Like many cyclical businesses, Schlumberger (NYSE:SLB) has been reeling from the knock-on effects of COVID-19. The pandemic has practically brought business activity to a standstill and created demand destruction for oil. SLB is down over 45% Y/Y; its Q2 revenue fell 28% Q/Q, while EBITDA was off 39%. The company announced a restructuring that would involve laying off about 21,000 employees. In my opinion, some of the company’s problems began with its ill-timed investment in North America.
Schlumberger has been known as a well-diversified, international player in the oil services space. Baker Hughes (BKR) and Halliburton (HAL) have traditionally dominated the North America land drilling market. North America land drilling had previously been white hot, putting Halliburton and Baker Hughes in the catbird seat. Schlumberger’s revenue from North America had previously been in the 23% to 25% range pursuant to total revenue.
In early 2017, Schlumberger made a concerted effort to increase its exposure to North America. In Q1 2017, the company announced a joint venture (“JV”) with Weatherford (OTCPK:WFTLF), targeting North America. Both companies were expected to contribute their North America fracturing assets. Weatherford was to receive $535 million in cash and a 30% stake in the JV, while Schlumberger was to own 70%.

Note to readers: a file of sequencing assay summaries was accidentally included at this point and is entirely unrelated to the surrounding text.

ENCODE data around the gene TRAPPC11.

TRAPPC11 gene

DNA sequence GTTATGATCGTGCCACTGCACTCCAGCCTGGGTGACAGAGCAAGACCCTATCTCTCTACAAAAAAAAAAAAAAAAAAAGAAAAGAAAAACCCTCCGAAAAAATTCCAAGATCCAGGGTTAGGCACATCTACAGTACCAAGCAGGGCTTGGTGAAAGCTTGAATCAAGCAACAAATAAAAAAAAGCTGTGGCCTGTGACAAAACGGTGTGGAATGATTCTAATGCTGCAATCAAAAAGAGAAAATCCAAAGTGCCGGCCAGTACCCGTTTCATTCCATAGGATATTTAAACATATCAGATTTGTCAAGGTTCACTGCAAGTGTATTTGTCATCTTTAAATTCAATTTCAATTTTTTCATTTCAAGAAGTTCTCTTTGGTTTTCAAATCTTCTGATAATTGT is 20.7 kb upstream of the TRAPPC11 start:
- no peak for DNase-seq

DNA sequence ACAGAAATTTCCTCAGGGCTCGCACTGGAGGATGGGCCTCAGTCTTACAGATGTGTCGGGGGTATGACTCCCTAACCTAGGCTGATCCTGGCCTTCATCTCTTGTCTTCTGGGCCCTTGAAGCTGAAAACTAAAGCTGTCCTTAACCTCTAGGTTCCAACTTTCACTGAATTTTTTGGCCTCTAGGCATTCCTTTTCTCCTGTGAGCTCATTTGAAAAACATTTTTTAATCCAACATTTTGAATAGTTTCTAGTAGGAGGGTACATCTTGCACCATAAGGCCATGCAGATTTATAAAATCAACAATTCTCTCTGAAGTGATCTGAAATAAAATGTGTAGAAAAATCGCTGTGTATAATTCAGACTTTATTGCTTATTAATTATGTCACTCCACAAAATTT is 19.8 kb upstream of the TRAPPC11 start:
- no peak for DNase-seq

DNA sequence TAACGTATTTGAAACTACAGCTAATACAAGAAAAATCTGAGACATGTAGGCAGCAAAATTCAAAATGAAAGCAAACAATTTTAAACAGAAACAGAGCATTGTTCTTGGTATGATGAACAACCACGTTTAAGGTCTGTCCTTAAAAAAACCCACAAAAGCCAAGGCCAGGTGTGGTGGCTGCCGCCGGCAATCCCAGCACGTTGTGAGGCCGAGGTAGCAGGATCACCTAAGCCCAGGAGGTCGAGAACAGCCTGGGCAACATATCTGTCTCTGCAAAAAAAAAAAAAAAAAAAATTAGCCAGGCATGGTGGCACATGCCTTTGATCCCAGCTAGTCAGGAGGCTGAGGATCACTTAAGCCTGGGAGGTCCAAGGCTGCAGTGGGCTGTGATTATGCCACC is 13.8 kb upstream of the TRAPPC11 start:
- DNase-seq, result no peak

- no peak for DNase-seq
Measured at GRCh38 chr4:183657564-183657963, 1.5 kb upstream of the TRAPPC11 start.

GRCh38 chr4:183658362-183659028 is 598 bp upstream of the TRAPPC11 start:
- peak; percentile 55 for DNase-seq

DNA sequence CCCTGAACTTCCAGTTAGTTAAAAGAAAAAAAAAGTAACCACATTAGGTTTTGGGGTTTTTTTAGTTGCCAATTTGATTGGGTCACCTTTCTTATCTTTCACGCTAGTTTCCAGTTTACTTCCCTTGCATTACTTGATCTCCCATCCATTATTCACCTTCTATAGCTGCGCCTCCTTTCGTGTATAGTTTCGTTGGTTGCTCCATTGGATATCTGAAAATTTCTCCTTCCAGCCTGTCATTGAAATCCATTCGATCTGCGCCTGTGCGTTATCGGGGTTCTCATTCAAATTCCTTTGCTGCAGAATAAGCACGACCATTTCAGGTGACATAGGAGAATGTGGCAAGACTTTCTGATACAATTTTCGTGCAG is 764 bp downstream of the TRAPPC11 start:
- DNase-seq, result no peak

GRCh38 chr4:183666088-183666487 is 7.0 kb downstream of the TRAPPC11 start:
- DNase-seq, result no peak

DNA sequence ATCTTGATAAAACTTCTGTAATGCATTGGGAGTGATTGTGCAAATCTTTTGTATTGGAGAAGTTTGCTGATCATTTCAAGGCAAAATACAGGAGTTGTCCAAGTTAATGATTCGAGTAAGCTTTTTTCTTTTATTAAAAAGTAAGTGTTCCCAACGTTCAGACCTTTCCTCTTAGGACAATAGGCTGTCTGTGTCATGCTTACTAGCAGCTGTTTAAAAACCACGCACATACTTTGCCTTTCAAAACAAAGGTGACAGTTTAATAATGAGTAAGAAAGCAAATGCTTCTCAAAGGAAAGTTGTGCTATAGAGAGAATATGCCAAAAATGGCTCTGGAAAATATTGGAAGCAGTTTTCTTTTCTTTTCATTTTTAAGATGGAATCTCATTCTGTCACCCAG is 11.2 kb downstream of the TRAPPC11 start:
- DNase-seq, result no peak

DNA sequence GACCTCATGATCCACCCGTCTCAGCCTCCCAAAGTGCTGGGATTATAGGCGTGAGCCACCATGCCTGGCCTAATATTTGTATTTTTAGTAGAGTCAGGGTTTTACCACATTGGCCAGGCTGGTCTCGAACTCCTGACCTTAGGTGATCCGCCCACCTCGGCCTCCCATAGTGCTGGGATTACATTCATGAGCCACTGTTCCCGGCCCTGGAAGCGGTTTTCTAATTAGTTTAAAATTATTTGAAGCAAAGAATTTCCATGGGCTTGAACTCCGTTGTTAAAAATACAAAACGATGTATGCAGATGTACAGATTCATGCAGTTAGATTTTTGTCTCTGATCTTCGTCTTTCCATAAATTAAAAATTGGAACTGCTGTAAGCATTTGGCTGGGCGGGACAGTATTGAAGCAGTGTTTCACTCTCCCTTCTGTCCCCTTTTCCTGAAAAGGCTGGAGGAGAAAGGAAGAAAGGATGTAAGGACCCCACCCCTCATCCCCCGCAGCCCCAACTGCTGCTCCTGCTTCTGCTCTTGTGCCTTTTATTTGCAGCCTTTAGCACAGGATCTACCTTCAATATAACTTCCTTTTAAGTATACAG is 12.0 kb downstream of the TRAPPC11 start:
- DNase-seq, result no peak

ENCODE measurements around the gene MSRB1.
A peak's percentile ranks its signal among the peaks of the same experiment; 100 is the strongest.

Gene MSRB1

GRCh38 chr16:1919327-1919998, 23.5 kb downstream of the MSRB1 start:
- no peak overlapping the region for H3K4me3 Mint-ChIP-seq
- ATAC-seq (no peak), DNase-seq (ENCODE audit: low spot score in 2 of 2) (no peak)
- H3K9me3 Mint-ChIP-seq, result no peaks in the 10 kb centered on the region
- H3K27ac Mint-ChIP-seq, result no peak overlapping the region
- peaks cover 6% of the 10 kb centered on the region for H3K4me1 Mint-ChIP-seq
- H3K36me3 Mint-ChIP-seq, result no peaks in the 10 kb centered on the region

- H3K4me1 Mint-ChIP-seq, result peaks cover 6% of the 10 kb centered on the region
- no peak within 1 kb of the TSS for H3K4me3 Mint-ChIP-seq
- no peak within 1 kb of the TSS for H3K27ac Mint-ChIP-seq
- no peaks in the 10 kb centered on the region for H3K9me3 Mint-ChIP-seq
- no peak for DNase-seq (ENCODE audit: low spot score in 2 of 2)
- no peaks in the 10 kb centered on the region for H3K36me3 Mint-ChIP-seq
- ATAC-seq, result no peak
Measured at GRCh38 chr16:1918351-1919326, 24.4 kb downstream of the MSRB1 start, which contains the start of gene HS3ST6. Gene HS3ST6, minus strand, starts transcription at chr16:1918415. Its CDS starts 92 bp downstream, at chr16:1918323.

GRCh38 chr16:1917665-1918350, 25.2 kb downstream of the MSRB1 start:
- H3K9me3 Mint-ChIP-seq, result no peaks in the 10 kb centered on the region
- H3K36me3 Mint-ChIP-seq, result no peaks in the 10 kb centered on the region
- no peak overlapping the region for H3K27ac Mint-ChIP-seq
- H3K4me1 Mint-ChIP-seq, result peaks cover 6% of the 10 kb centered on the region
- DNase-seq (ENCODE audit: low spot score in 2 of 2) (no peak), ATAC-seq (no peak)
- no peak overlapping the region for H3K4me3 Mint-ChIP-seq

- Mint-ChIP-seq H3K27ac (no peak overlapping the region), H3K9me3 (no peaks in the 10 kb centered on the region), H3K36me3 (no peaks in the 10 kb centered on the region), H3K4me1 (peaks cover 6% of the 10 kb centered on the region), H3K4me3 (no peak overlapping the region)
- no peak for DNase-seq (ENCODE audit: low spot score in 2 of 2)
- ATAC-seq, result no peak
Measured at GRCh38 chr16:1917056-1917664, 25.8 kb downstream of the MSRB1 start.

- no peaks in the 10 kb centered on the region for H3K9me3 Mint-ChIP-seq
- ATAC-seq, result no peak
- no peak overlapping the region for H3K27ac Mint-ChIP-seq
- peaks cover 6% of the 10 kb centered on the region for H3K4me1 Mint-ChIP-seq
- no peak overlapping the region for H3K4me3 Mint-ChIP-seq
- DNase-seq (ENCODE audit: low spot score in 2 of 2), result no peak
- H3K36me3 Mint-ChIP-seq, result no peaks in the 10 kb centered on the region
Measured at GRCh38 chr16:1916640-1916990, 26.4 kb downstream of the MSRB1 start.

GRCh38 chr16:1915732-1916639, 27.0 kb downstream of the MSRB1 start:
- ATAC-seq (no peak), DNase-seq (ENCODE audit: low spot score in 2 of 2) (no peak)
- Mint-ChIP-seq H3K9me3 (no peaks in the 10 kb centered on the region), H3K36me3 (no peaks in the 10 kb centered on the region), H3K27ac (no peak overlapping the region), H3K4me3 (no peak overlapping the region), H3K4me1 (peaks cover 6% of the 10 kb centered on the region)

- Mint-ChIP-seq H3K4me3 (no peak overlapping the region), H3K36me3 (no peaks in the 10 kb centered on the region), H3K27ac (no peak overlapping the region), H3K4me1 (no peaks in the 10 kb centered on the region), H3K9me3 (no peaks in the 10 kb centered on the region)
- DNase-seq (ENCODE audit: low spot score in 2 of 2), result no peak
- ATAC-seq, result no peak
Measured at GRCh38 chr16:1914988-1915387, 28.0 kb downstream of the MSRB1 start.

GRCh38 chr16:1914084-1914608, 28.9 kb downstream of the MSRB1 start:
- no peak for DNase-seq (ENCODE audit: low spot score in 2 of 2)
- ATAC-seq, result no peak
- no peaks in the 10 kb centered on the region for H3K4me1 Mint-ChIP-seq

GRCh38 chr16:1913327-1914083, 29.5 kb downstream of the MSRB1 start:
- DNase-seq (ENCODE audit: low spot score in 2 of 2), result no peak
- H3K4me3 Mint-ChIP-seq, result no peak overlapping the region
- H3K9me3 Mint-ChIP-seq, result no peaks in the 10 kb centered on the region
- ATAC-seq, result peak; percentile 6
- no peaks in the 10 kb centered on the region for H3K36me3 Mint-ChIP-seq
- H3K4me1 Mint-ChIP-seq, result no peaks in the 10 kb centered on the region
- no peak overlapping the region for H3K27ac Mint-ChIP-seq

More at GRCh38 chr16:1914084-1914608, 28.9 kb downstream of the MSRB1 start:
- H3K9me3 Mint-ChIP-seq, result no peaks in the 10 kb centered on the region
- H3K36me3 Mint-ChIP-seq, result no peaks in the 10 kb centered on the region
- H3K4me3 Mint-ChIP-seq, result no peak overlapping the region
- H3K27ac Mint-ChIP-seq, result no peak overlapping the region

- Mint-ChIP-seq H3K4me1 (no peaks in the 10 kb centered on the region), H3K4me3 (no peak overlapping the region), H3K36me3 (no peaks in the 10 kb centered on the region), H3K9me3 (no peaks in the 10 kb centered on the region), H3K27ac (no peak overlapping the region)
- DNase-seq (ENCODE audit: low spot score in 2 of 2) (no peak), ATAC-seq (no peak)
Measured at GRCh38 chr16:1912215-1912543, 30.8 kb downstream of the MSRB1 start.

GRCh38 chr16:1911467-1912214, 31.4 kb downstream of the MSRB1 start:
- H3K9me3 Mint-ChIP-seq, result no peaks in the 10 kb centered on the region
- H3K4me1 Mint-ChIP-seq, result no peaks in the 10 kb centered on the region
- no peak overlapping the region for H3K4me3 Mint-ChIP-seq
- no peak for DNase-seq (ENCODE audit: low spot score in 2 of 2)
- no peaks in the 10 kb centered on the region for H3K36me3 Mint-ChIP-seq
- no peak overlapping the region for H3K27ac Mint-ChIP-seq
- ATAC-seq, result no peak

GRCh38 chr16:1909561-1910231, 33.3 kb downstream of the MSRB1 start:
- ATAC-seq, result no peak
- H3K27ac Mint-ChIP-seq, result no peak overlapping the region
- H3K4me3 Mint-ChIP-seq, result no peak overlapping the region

In Q2 2018, Schlumberger acquired Weatherford’s pressure pumping assets outright, scrapping the JV. This gave Schlumberger even more exposure to North America. The following chart outlines Schlumberger’s historical revenue by region.
In Q2 2016, the company’s revenue from North America was 25%. It ramped up to 30% in Q2 2017; it peaked around 38% in Q2 2018, making North America Schlumberger’s largest region.
The timing seemed right for Weatherford. Brent oil was above $65 – more than enough for shale oil plays to make money. The play for Schlumberger was that the acquired assets could allow it to go head-to-head with Halliburton in North America land drilling and exploit a hot market. The risk was that, if oil fell below $45, it could be difficult for shale companies to make money. In that scenario, E&P in the oil patch may dry. Secondly, oil prices had spiked due to OPEC supply cuts. How long could U.S. drillers expect OPEC to support the market and their profits?
By April 2018, I openly questioned whether North America had jumped the shark:
Schlumberger’s North America revenue was only up 1% sequentially. According to management North America land drilling continues to grow, but Q1 results were negatively impacted by pricing pressure and lower than expected pressure pumping activity. Oil services firms with strong liquidity will likely survive any pricing war. This would play into Schlumberger’s hands given its fortress balance sheet; however, it would not be positive for earnings in a region where the company has increased its investment in. In Q2 2017 Halliburton’s management team intimated North America shale oil plays may pull back on additional E&P. If Q1 2018 results are any indication then North America may have already jumped the shark.